The second buys an Asterisk system with a paint job called Switchvox. $100,000
The difference? The VP of IT at the first company got a cruise for his family. The second company got a system that can actually run 100 seats.
I'm nostalgic for Windows 98, but each hole found in a legacy application makes it a worse idea to connect such a computer to the Internet.
So far, there are critical vulnerabilities in the Windows 98 SMB implementation, Internet Explorer 6, *Macromedia* Flash, Netscape Navigator, Microsoft Office, etc.
"We're Serious About Success"
I recall that it was difficult to become a Sun cloud customer. They wanted paperwork and large commitments, but Amazon just wanted an email address and a credit card number.
I think that this happened because Sun was building a new system, whereas Amazon was selling slack capacity on an infrastructure that already existed.
Amazon got critical mass because they were willing to sell to anybody -- just like any other public utility -- but Sun management wanted customers that were "worthwhile".
If anybody in the regulatory body had any gumption, they would begin the motions of stripping AT&T of their common carrier protection for discriminating network traffic.
The grub menu.lst file is missing from the osol-0906-x86.iso file. Again!
Good jorb guys, we're sure that Sunacle will keep you.
Lenovo reneged on my Windows Vista refund, and my T60 already has two screen defects.
Their Indian-rific technical support got a bit uppity after they dropped Ubuntu from their product lineup. This probably coincided with a restructuring.
Oh well, Lenovo is just another wintel vendor that will go bust.
Netflix worked fine on my Power Mac and on my Linux home theater kit until they broke the streaming service with Silverlight.
If Netflix streaming is embedded in the Windows Media Player, then maybe I can get it through WINE.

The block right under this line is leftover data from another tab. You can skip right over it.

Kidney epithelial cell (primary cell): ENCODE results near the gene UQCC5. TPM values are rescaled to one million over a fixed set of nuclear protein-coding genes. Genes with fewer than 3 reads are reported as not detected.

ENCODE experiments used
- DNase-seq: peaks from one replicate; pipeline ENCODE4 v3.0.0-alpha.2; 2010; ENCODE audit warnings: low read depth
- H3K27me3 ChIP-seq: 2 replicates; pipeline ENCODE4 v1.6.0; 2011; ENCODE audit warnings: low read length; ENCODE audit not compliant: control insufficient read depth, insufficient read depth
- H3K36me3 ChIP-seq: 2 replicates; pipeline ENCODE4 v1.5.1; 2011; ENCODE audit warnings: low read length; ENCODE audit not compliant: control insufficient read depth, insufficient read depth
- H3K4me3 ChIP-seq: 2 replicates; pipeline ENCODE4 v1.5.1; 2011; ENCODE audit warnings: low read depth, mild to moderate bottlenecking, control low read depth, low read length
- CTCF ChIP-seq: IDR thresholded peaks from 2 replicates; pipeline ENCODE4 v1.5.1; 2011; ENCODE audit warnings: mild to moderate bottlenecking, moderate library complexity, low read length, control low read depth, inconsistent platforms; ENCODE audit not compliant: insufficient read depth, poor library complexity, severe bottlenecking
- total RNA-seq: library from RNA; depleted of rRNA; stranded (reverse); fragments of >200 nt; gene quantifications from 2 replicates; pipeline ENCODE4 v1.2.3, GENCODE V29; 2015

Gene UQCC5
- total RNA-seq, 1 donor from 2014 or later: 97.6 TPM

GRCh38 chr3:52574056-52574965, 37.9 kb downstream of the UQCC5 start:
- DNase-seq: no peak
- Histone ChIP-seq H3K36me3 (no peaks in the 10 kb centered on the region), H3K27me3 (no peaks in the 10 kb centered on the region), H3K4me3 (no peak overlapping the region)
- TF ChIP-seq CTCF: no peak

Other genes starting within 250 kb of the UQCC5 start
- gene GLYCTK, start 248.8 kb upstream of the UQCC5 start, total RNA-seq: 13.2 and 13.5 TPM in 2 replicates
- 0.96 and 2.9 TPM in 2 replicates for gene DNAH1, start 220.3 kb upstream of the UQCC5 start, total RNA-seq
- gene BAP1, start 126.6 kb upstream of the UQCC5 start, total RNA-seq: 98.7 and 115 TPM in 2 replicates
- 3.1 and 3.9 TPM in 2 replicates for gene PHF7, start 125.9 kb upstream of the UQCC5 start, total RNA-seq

I wonder what it is like to work for a company where you can just bribe your shitty products into the market.
AMD was responsible for the x86 platform going from 10% to 50% in the last decade because their 64-bit implementation got traction for being affordable, sensible, and backwards compatible.
Everything in Nehalem is an incremental upgrade, or a gimmick on an incremental upgrade, except the MMU virtualization. (This piece finally obsolesces the fancy software technology in VMware, and makes VMware just another front-end on the hardware.)
If Intel had their way, then Sparc would still be leading because the alternative would be Itanic.
I'm still sore from the bent-over experiment that was trackerd. It was a huge embarrassment for Canonical. (Tracker is a clone of Apple's Spotlight, just done poorly like in Vista.)
Would they call it Oracle 11 Lite?
The freetards would restandardize on Postgres in an instant.
Console game piracy usually matures like this:
1. Code injection, like through a logic analyzer or an exploit. (eg: On the Xbox, Huang did it in hardware, and the the dashboard font overflow discovered soon after.)
2. Toolchain availability. (eg: The legitimate ps2dev for Playstation, and the leaked XDK for Xbox.)
3. Emulator availability, which can be difficult for weird things like the Emotion engine.
The kit is commodity, so the second and third part are already available. Most PC computers and existing consoles will be able to run the games.
My bet is that the initial exploit will be through a GSM crack. (Or HSPDA. Whatever.)
Do you really think that Apple got that Exchange sync license and trademark suite for just cash? Microsoft doesn't operate like that.
You're going to see a Touch-style Windows Media device soon, but a patent battle won't happen. If the new WM hardware family is stillborn (which is unlikely), then you'll see Silverlight available for the first iPhone that has video acceleration.